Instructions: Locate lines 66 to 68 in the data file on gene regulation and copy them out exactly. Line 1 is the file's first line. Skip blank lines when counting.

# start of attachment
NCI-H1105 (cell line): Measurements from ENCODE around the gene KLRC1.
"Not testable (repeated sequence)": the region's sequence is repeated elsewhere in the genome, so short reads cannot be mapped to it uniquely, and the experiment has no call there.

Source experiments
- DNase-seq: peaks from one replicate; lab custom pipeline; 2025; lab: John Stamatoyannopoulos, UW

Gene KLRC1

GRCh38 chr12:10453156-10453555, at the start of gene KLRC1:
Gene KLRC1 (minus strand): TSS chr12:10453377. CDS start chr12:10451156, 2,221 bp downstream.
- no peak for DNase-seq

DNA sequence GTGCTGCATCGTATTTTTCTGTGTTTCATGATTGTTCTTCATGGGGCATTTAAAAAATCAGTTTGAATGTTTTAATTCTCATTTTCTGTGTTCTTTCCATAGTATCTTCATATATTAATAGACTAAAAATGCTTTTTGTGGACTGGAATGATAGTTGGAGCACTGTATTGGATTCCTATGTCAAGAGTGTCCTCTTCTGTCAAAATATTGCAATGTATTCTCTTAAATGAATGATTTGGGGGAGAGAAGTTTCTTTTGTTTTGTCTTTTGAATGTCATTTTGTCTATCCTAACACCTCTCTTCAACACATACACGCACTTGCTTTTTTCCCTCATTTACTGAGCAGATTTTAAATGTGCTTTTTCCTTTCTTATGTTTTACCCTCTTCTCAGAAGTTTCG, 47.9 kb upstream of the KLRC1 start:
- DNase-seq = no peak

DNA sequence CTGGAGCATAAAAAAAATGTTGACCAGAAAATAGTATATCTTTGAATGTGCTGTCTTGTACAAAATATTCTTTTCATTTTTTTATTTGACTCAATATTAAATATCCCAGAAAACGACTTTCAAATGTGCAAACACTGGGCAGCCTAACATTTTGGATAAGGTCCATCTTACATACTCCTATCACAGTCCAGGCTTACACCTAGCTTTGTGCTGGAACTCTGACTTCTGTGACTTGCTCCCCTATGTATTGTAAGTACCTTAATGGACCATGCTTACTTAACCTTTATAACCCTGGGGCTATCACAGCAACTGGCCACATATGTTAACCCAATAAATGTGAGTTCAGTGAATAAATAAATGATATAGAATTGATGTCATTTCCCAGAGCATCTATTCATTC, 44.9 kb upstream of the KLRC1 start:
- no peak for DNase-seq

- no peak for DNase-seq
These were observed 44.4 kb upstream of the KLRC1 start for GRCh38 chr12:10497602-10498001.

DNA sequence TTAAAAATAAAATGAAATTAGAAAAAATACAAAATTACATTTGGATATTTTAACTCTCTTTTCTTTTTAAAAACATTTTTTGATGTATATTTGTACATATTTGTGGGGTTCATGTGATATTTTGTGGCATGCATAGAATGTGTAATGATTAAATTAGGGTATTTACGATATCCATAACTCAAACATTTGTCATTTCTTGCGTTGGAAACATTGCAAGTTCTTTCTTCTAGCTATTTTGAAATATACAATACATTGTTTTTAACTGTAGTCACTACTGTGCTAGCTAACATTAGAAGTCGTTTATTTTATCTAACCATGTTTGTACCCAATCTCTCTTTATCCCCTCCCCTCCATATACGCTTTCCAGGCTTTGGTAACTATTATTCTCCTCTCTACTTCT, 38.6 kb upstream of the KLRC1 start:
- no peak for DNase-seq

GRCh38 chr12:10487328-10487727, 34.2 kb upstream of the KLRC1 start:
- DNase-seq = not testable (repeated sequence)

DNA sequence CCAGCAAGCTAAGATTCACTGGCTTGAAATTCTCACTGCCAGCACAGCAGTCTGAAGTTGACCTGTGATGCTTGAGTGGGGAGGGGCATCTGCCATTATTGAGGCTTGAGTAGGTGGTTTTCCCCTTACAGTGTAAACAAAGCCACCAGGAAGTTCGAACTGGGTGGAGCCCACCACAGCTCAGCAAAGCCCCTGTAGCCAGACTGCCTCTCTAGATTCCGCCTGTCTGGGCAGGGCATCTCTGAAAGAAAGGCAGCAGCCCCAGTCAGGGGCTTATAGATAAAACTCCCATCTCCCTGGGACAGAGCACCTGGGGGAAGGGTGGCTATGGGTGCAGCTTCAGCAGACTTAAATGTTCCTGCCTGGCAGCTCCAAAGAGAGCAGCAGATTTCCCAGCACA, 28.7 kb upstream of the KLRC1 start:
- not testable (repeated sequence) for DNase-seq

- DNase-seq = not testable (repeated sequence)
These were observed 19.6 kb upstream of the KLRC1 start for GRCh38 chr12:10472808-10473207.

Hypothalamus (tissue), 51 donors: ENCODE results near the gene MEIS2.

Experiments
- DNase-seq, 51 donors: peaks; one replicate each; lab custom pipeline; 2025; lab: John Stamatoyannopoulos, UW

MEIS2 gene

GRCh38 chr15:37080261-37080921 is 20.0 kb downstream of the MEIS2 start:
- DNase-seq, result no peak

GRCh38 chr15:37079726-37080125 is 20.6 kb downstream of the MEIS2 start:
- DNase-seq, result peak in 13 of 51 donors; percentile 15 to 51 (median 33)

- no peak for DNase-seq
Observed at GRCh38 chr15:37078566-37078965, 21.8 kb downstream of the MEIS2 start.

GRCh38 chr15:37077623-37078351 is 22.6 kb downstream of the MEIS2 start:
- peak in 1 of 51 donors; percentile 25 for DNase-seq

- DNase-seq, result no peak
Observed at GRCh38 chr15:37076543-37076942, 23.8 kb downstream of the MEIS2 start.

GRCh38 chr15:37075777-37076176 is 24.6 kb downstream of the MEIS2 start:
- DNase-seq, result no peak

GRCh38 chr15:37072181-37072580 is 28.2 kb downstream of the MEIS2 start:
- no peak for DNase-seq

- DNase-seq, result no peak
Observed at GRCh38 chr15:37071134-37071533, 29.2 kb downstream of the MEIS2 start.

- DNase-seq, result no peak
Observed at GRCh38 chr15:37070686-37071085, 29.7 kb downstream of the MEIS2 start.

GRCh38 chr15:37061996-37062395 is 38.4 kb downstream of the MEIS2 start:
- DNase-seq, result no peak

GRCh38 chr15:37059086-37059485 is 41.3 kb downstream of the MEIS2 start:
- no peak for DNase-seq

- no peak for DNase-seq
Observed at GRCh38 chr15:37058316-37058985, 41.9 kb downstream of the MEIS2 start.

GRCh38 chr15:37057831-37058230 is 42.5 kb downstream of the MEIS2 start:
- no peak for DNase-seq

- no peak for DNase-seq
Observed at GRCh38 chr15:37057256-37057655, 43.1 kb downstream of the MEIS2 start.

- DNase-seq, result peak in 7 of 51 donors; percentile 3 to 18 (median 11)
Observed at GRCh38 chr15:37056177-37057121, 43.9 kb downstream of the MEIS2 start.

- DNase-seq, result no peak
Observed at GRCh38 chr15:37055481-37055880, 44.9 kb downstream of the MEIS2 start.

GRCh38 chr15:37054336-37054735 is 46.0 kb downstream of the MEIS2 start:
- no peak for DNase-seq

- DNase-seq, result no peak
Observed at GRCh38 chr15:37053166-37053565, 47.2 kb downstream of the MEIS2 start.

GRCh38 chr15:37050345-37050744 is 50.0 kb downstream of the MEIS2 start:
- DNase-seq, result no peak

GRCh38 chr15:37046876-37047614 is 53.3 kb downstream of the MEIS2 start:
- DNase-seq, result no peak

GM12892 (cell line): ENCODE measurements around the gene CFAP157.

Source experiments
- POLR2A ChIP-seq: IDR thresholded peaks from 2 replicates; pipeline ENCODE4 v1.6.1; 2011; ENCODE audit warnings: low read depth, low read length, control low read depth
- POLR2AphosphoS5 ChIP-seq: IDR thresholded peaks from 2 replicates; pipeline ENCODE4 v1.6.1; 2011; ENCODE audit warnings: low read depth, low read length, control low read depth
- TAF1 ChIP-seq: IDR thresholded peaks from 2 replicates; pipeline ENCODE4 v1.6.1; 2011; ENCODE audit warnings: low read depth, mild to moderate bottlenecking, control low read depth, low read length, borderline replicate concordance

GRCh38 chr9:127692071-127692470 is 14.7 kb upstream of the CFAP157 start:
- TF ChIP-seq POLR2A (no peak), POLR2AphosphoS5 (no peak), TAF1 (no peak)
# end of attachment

- DNase-seq, result no peak

GM12892 (cell line): ENCODE measurements around the gene CFAP157.

Source experiments